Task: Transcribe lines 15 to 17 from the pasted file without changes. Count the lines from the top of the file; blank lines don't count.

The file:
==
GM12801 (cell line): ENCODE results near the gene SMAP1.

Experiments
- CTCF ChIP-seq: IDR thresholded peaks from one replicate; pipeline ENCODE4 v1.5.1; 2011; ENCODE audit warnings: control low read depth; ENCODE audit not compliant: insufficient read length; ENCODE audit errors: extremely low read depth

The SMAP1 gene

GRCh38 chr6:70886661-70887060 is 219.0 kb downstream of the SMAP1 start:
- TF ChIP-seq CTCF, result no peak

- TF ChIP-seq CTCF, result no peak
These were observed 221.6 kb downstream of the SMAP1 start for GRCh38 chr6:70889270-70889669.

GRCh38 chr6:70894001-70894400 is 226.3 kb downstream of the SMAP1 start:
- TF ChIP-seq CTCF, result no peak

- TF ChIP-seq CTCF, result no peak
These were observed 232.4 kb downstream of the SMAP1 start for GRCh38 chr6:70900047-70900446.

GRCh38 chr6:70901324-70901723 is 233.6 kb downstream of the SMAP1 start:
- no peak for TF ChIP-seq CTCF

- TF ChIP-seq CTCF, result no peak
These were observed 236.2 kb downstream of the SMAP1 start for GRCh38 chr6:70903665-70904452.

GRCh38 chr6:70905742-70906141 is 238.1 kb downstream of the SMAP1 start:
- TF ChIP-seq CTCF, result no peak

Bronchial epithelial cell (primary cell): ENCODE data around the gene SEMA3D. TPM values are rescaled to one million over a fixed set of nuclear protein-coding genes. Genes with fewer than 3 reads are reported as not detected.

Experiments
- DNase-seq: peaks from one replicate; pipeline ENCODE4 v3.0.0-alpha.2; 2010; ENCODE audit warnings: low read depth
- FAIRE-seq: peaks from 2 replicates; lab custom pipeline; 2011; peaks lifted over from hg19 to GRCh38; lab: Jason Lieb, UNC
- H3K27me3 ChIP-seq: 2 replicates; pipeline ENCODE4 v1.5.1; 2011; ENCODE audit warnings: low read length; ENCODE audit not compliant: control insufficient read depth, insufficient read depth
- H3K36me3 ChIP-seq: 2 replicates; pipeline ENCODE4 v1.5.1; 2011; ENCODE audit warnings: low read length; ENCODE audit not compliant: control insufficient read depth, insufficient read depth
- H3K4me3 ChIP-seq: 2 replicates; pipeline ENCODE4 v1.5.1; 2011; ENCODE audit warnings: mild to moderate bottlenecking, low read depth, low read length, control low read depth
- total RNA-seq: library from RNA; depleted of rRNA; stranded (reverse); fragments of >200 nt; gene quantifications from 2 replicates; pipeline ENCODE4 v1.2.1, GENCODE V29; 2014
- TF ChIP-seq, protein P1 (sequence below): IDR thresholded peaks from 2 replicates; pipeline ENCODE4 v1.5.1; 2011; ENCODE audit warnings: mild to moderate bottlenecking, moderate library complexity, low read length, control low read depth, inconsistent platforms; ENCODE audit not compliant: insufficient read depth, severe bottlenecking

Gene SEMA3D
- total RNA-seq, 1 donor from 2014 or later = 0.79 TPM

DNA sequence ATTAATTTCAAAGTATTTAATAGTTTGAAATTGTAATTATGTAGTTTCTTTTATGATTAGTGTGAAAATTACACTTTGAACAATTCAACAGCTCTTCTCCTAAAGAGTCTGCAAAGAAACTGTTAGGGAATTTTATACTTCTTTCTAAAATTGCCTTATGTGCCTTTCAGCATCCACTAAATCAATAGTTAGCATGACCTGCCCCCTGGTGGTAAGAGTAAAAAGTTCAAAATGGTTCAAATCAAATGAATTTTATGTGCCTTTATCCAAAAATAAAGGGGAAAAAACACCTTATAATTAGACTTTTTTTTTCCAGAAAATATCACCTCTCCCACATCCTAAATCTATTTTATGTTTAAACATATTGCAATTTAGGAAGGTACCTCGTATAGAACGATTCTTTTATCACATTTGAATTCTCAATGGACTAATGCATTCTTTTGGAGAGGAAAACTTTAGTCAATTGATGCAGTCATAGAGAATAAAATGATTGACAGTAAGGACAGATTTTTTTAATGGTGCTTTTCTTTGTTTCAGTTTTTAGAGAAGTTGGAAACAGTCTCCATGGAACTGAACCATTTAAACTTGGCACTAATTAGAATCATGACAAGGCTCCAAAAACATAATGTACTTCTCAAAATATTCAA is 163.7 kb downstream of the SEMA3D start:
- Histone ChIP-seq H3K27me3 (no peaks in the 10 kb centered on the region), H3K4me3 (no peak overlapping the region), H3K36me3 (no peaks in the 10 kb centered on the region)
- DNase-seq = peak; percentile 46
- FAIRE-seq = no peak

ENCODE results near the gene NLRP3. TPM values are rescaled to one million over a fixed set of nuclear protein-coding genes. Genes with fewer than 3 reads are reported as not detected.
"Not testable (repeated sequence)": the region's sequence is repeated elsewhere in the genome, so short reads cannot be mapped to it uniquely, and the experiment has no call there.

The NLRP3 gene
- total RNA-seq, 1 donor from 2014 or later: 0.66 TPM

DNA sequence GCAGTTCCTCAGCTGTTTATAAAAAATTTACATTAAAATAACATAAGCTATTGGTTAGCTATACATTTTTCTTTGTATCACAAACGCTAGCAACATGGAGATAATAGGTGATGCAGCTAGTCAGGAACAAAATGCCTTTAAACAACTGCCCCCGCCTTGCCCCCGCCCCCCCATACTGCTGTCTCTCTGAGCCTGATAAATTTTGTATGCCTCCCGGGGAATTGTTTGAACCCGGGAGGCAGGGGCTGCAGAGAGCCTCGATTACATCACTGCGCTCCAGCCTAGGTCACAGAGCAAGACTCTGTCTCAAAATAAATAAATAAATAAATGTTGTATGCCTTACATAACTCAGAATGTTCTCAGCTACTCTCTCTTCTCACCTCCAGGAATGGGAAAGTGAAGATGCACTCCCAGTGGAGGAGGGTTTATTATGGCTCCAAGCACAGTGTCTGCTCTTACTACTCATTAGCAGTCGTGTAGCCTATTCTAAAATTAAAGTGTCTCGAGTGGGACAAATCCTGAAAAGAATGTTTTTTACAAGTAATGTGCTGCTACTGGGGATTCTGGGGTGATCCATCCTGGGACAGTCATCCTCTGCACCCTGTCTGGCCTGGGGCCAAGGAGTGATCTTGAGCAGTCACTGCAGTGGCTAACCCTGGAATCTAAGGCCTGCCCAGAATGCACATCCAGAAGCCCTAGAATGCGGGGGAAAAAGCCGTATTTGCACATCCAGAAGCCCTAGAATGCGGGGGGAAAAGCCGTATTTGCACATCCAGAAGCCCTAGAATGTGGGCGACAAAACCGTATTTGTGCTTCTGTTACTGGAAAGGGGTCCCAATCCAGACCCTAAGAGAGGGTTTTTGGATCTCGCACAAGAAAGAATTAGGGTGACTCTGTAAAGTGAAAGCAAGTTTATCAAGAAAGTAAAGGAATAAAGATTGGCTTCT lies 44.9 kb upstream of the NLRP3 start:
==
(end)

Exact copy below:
- TF ChIP-seq CTCF, result no peak
These were observed 236.2 kb downstream of the SMAP1 start for GRCh38 chr6:70903665-70904452.

GRCh38 chr6:70905742-70906141 is 238.1 kb downstream of the SMAP1 start: